Late last year, there was a little dustup between John German, senior fellow at the International Council on Clean Transportation, and the author of an online article in the New Yorker titled “Why Electric Vehicles Have Stalled.”
The story said that German believes EVs are a valid alternative but not for mainstream consumers.
“It's an interesting piece as far as it goes (and of course it's nice to get quoted in the New Yorker), but it doesn't really go as far as it should,” German wrote in a blog post.
One problem he cited was that the article was too narrowly focused, and didn’t give credit to “the diverse paths to reducing fuel consumption and carbon emissions.” Scientific reports have shown that we can make both conventional and hybrid vehicles more efficient now, and that there is great potential for battery-electric and fuel cell vehicles in the long run.
“We really have to bear down on conventional technologies in the short run,” German wrote. “At the same time, we also need to work hard now on overcoming barriers to battery electric and fuel cell vehicles. We need to be more strategic and rational about how we deploy technology and infrastructure, in order to effectively create a future in which battery electric and fuel cell vehicles can take the prominent role that we need them to play in our transportation system.”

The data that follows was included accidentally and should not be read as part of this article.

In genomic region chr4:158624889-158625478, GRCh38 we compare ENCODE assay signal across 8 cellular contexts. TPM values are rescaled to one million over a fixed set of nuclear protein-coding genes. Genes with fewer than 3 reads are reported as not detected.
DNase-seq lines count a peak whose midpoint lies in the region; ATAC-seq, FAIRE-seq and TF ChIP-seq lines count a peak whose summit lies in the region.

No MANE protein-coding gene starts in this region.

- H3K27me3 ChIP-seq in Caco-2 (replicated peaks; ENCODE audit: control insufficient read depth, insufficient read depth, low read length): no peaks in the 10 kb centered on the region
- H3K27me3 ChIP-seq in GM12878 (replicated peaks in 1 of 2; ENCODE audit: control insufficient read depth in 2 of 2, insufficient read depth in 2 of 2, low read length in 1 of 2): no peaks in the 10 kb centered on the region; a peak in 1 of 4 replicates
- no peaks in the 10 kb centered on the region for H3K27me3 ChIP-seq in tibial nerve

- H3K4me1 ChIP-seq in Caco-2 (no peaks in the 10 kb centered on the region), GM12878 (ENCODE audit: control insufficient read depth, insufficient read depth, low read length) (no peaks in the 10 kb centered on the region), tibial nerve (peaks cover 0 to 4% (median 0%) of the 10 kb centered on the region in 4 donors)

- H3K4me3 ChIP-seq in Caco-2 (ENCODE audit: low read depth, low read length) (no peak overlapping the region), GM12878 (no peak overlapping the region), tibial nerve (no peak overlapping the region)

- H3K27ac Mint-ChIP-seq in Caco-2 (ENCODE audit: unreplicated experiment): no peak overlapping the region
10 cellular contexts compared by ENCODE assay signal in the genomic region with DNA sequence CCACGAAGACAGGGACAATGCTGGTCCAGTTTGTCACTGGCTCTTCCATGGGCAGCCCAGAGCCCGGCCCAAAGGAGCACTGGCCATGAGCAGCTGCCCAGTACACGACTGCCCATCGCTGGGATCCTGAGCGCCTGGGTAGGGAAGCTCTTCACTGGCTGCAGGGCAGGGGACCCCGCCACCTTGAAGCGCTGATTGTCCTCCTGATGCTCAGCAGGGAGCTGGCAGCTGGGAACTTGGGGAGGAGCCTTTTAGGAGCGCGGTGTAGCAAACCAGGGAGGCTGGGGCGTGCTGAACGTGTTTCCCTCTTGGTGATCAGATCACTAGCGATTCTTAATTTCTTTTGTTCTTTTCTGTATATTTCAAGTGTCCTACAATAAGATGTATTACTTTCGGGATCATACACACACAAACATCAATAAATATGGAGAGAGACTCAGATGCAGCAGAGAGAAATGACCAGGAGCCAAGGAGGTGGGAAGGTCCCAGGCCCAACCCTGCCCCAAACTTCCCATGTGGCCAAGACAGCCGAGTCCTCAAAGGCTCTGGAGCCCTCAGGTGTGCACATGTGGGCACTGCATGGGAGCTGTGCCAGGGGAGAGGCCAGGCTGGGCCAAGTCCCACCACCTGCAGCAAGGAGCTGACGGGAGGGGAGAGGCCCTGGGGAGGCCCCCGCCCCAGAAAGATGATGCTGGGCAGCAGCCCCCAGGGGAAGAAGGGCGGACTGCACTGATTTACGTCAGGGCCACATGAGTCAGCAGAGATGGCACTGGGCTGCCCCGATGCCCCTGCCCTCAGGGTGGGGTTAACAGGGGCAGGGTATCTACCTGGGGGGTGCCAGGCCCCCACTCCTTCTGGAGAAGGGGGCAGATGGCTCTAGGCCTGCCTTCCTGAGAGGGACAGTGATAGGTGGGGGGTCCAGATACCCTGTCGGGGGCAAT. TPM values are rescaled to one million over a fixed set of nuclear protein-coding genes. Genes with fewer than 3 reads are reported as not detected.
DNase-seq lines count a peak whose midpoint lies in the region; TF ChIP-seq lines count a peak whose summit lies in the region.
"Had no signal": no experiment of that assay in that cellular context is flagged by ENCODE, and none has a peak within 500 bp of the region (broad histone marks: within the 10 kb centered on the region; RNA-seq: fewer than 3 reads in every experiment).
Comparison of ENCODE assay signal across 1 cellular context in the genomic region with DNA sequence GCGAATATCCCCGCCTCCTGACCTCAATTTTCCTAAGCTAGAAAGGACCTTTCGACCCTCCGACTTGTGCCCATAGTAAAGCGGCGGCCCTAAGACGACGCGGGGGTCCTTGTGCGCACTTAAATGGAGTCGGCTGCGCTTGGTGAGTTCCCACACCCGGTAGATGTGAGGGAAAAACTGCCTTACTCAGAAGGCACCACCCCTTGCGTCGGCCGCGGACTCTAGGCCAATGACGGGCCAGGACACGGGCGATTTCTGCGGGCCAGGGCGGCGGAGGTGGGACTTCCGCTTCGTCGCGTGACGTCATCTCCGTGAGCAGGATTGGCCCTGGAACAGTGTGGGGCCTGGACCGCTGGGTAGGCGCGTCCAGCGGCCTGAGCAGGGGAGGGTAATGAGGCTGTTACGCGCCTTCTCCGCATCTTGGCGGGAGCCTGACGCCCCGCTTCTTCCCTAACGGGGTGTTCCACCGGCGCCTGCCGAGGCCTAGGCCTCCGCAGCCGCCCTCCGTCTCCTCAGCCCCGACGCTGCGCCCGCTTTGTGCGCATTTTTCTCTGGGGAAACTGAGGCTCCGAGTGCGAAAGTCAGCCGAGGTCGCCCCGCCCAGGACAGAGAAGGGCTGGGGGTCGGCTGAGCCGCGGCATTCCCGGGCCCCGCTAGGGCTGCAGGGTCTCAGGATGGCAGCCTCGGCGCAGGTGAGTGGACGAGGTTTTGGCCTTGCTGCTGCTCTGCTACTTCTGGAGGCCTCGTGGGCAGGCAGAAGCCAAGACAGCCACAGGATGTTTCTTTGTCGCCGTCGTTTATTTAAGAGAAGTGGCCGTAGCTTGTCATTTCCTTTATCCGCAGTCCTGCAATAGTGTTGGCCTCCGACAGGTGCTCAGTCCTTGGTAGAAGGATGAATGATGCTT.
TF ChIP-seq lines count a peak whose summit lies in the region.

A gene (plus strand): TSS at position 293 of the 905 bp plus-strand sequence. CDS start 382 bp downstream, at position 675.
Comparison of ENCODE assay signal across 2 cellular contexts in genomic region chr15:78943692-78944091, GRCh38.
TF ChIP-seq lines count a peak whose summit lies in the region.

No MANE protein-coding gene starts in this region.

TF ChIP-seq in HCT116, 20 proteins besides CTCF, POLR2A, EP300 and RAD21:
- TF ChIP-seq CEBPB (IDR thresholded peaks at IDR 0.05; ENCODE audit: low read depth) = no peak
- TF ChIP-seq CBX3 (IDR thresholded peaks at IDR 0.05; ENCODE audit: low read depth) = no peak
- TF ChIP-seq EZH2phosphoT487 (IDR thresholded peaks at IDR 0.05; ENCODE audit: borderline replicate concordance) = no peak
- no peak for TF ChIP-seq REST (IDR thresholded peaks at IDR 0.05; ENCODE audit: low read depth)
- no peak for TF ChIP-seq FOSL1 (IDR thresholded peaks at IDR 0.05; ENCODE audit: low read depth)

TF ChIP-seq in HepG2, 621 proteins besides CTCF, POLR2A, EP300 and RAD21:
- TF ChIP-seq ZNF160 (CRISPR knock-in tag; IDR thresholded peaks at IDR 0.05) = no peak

His main point was that the critics of the current state of development of electric vehicles are victims of the “hype cycle,” part of the natural and historic pattern of adopting new technologies. (The "hype cycle," illustrated above, is "a branded graphical tool developed and used by IT research and advisory firm Gartner for representing the maturity, adoption and social application of specific technologies," according to Wikipedia.)
“While battery electric vehicles have not matched the inflated expectations of the past few years, sales have still increased by over 50 percent this year and more models are continuously being introduced,” German wrote. “Battery electric and fuel cell vehicles are both long-term solutions, whose ultimate success or failure will not be determined by current expectations but by our commitment—or lack thereof—to long-range planning, steady technological development, and far-sighted public policy.”
We couldn’t agree more.